After three and a half years of expansion, the economic growth rate for Italy is now negative
Last week Premier Giuseppe Conte had to admit that Italy was entering a technical recession. The Prime Minister explained: “I expect a further contraction of GDP in the fourth quarter of 2018.” A negative figure after 0.1% already certified by Istat in the last quarter (and therefore two consecutive quarters with negative growth, first contraction after a series of 14 positive quarters) is equivalent to the “technical recession.” A possibility that the Bank of Italy and the International Monetary Fund, a few days ago, had already hypothesized.
What is a technical recession?
A technical recession is experienced when the real gross domestic product shows a negative change for at least two consecutive quarters. After three and a half years (14 months) of expansion, the first decline in economic activity was announced in November, followed by the second, announced by Premier Conte. In an economic recession, on the other hand, there is a negative change in the gross domestic product compared to the previous year. If this decline is greater than -1%, it is called an economic crisis.
The recession (like growth) has a decisive impact on the economic policy of a State; many other factors such as debt and deficit are based on the gross domestic product. For example, the European Union Stability and Growth Pact takes into account the relationship between debt and GDP. If a State has a large public debt, but at the same time a high GDP, it does not run the risk of insolvency or financial danger. The most important factor is the relationship between the two dimensions. During the recession, consumers’ demand for goods and services often decreases as well as the rate of production (the last survey in Italy recorded a -2.6% change in production).
A few days ago, another worrying sign appeared. The EU estimates minimal growth for the Italian GDP in 2019. There is great uncertainty about Italy’s economic prospects with a record cut of GDP in Italy, +0.2% in 2019. In 2019 Italian GDP “will fall to +0.2%, considerably less than anticipated” in the autumn forecast (+1.2%). The EU Commission wrote in the new estimate that they predict “anemic” economic activity in the first half of the year. The revision, the largest in the EU, is due to “a worse than expected slowdown in 2018, global and domestic policy uncertainty and a much less favorable investment perspective.”
Political uncertainties weigh heavily on the minds of Italians. Apart from external factors affecting many countries, in Italy the uncertainty about economic policies has had negative repercussions on business confidence and these financial conditions are effecting international trust. The vice-president of the EU Commission, Valdis Dombrovskis said, “Italy needs deep structural reforms and decisive action to reduce high public debt — in other words, responsible policies that support stability, trust, and investment.”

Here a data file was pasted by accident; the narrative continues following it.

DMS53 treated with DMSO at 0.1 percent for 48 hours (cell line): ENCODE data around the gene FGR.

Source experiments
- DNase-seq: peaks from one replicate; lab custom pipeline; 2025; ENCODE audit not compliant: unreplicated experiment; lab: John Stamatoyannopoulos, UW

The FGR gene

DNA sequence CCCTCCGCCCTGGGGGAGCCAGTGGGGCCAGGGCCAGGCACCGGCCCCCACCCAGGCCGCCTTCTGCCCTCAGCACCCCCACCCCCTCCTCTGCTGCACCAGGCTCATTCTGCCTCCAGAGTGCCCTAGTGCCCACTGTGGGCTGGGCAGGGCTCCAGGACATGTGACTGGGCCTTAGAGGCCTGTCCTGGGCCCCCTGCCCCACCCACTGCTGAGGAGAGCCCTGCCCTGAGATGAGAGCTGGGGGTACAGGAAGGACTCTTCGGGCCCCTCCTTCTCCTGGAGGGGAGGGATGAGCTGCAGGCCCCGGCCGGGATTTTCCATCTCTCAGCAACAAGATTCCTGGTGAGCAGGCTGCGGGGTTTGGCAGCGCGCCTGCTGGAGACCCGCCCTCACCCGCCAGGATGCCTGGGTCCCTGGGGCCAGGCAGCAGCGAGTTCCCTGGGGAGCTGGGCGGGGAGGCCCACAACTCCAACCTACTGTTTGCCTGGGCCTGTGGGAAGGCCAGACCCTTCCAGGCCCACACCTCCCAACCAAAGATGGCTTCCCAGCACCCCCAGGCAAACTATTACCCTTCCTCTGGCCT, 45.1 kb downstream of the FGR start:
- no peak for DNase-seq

The president of the European Parliament, Antonio Tajani, commented on the winter economic forecasts of the EU Commission: “I am also worried about pensions; in short, the tax burden will hit the middle class and the weaker classes,” he specified. “Perhaps instead of doing this it would be enough to change the government.”
However, our country is not the only one to have heavily corrected the autumnal estimates. “Among the major member states, downward revisions of growth have been considerable”, not just for Italy, but also for “Germany and the Netherlands.” The GDP of Germany was revised to 1.1% from 1.8%, while that of the Netherlands to 1.7% from 2.4%, with a cut for both countries of 0.7% compared to to the autumn forecasts.
A lower estimate than that envisaged by the Italian government is the result of several factors. The project of economic expansion envisaged by the current government (led by the Five Star Movement and the League parties) contains elements that are widely contradictory. Increasing public spending on anti-poverty actions such as the citizenship income would require an increase in taxation to get the accounts back. However, this is extremely unlikely since the flat-tax and other fiscal measures seem to go in the opposite direction.
The strong dependence on international markets makes such a wide-ranging project impossible. Increasing welfare policies are state benefits that Italy certainly needs and it is also true that before a period of economic expansion, state coffers can go into recession to promote investment in public works. However, at the present time, this recovery still seems far away, above all because the new economic maneuver of the Italian government seems to be trying to make everyone happy, yet not actually satisfying anyone. The risk is again that the weight of this political schizophrenic attitude, impacts the pockets of the middle class who are already endangered in many Western countries.